MA: I think our next goal is to finish this tour, get back home. We have half a record already. We have a couple goals. Before the first of the year have a whole other record, fifteen songs ready, release like twelve. Have them at least ready and then do some more touring. We try to set goals - realistic ones that we can reach - and once we get there we set more. The latest one was we wanted to get a CD out by the end of the year and we did that. Now we gotta get another record ready because now that record is out it's old. Technically speaking. We gotta keep up on that. That way you can do a little bit of homework on your next record and make sure it's what you want to do. We played a couple songs tonight that aren't on the record. We've been doing that a couple song that we have. We can work on them live and get a little bit of feedback on them.


©Satan Stole My Teddybear 1997-2001

Scrimmage Heroes Interview

Last week, I had the opportunity to sit and chat with Noel Paris, lead singer and songwriter for the indie-rock band The Scrimmage Heroes. Noel and I work together at Etnies, and though we’ve been friends for some time now, I’ve never really sat down with him to talk about the band. The one thing I do know about The Scrimmage Heroes is that they are a band without barriers. Their unique blend of ’60s Mod-Pop, Rock and New Wave is unlike anything I’ve ever heard, and that distinct sound has recently landed them a spot on the Pop Disaster Tour with Green Day, Blink 182 and Jimmy Eat World. Noel and I talked about everything from love and life to crazy ex- girlfriends, the I.E., and, of course, skateboarding. In the end, I was worried maybe I didn’t have enough material about the band. But looking back, I realize we actually were talking about The Scrimmage Heroes the whole time. Enjoy. -Timmothy

So, you guys just finished up the Pop Disaster Tour with Green Day and Blink, how was it?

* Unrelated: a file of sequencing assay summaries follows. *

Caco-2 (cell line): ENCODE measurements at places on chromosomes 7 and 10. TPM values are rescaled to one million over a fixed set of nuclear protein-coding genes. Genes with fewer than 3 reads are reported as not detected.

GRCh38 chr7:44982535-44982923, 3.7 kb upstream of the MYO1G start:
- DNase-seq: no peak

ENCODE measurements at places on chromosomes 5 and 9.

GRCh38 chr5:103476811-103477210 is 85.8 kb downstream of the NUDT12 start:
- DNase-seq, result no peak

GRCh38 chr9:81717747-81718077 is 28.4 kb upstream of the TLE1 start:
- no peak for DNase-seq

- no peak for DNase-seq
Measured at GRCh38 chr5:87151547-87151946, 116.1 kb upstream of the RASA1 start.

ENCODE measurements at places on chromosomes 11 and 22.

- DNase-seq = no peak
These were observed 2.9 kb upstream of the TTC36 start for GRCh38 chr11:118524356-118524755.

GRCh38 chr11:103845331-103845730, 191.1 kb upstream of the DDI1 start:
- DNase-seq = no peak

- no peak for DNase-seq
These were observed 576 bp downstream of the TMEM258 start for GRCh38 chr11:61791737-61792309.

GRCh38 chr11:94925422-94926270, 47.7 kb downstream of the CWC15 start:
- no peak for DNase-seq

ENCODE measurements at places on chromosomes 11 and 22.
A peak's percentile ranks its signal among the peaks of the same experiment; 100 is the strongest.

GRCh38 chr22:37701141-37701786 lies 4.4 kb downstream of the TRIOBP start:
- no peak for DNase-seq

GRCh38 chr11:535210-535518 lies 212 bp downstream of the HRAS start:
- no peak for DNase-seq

The tour was larger than life. We were in awe everyday just seeing the amount of kids that were touched by that kind of music.

The Scrimmage Heroes are quite different musically than what might be expected on that tour. What was that like?
It was great. Kids came there to see a certain type of music and were introduced to what we do—which is a little bit more aggressive and personal. It was a very special tour for us.

Did you get any skating in while you were on the road with those guys? I know you must have represented the “Fontana Shifty” at some point.
(Laughing) Very little skating, actually. It was a lot of driving—that’s the one thing about touring, I’ll always take my board and pads and things like that, but you actually get very little time to skate. Most of my skating was with Micah Matsen and Chris Cote of Kut U Up, another really good band that was with us on the tour. I’d just cruise around with those guys, watchin’ em’ do a bunch of flip tricks I couldn’t do (Laughing).

Didn’t Micah used to ride for Zero back in the day?
Yeah, Micah rode for Emerica and Zero and is so talented—he’s a talented person all around.

But you did teach him how to do a 909-style shifty right?
(Laughing) Of course!

What impact has skateboarding had on your music and what you do?
I was thinkin’ about that recently and I don’t necessarily know if skateboarding has influenced my music, but I definitely know that music has inspired and influenced my skating. I can’t think back to any time in my life—when I’ve been skating with friends and havin’ a great time at a ramp or backyard pool—that I don’t remember the music playing. I grew up with some guys like Allen Losi, Art Poduska and Ron Yerman that were a few years older than me, listening to punk rock at the time.

What were you guys listening to back then?
We were listening to things like Sparks, SNFU, The Descendants and The Angry Samoans—there were so many good bands. There were always just certain records that got me pumped to skate.

It definitely sounds like music has had more influence on your skating than the other way around.